Deutsche Sinfonie, Op. 50, is a composition for soloists, chorus and orchestra by Hanns Eisler. Despite the title, it is considered to be more in the style of a cantata than a symphony. Principally composed between 1935 and 1947, but not completed until 1957, it is an eleven-movement setting of poems by Bertolt Brecht, drawn mainly from Brecht's Songs, Poems and Choruses of 1934, and by Ignazio Silone, adapted by Eisler. It was premiered in its full form at the German State Opera, East Berlin, on 24 April 1959. Brecht had died in 1956.
Eisler's theme was the advance of Nazism in Germany. Yet the composer encountered difficulties in both reception and performance of the work throughout its long period of composition and development. When the first two movements (at this stage subtitled An Anti-Hitler Symphony) won a prize at the 15th Festival of the International Society for Contemporary Music, gaining a promised performance of them at the 1937 Paris World Exhibition, the Nazi regime persuaded the French government to have the performance cancelled. And it was not until 1995 that the work was finally given a studio recording, with soloists and the Leipzig Gewandhaus Orchestra under Lothar Zagrosek; this was released in Decca Records' Entartete Musik series.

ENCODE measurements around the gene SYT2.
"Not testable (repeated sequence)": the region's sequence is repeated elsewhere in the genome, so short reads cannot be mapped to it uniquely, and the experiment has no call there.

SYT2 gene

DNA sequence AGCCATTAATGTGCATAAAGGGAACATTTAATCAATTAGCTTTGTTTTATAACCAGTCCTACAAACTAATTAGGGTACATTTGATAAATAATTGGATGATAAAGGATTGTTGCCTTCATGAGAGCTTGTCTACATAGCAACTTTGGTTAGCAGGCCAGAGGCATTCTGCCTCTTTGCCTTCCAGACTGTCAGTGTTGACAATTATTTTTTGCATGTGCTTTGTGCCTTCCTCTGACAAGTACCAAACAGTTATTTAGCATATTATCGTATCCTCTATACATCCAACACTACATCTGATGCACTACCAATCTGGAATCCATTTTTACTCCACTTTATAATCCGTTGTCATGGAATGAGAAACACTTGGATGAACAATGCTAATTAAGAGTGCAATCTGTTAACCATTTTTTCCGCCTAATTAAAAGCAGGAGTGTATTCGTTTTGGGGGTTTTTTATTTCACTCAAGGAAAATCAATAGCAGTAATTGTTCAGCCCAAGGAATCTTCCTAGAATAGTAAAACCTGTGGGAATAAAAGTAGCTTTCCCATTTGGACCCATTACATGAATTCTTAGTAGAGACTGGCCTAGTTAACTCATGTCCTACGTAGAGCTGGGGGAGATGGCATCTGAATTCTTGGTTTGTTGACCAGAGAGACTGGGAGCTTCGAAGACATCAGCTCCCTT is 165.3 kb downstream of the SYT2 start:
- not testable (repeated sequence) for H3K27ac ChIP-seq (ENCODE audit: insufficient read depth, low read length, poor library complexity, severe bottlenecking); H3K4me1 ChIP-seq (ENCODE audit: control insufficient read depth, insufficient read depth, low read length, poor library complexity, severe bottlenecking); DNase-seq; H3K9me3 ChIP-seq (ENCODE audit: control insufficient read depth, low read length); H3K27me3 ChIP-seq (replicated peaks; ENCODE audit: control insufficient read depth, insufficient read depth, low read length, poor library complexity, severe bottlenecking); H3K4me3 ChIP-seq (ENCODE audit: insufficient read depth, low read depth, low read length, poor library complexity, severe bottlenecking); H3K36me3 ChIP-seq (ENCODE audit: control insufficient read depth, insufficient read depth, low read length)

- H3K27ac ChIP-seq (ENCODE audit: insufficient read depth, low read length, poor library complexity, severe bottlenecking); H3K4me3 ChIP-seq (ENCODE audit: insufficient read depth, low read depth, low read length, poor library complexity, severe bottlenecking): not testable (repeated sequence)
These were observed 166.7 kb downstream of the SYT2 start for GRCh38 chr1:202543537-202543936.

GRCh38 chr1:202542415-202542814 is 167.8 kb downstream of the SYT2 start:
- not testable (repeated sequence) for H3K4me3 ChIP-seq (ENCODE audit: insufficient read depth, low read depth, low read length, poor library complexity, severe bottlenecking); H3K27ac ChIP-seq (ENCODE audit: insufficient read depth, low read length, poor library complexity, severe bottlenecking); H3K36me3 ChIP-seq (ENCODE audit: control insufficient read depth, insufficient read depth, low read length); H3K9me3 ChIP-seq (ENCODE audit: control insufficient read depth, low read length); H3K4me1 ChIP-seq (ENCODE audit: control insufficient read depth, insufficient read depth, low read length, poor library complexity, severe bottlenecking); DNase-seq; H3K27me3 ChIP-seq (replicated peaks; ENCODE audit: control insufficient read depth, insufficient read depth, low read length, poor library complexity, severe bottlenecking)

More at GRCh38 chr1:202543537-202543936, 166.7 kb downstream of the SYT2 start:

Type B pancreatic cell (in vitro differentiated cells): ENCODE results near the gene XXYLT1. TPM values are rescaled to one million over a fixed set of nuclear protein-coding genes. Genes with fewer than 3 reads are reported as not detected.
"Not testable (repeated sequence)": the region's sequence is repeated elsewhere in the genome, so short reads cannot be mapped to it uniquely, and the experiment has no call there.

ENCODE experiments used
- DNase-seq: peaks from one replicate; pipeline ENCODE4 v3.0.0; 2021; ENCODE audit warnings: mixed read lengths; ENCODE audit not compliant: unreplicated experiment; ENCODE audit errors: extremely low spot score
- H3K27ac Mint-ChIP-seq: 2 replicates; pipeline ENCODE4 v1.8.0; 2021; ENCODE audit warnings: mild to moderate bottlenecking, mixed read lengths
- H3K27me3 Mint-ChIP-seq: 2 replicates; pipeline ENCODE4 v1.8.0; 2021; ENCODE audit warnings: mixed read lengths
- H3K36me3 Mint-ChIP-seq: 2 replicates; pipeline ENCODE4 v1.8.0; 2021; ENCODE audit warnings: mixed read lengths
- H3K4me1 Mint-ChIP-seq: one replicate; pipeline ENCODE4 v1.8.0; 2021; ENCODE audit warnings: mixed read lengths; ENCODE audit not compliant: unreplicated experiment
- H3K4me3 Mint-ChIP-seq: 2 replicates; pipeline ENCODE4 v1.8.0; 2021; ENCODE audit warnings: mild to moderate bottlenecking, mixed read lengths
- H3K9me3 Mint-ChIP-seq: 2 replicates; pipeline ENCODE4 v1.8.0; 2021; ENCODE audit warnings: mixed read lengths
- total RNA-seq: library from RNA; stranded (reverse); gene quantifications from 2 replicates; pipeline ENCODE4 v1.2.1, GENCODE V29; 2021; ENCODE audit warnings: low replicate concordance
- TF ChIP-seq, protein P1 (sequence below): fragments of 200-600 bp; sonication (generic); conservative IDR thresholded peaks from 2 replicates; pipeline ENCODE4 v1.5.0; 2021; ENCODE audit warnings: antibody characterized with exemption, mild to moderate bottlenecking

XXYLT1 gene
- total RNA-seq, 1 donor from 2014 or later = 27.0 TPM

- An die Kämpfer in den Konzentrationslagern [To the fighters in the concentration camps]
- Etüde für Orchester
- Erinnerung (Potsdam) [Memory]
- In Sonnenburg
- Intermezzo für Orchester
- Begräbnis des Hetzers im Zinksarg [Burial of the trouble-maker in a zinc coffin]
- Bauernskantate: A. Mißernte, B. Sicherheit, C. Flüstergespräche, D. Bauernliedchen [Peasant Cantata: A. Crop failure, B. Security, C. Dialogue in whispers, D. Sickle song]
- Arbeiterkantate [Song of the class enemy]
- Allegro für Orchester
- Phleps, Thomas (1995) Deutsche Sinfonie: An Anti-Fascist Cantata, Decca 448 389-2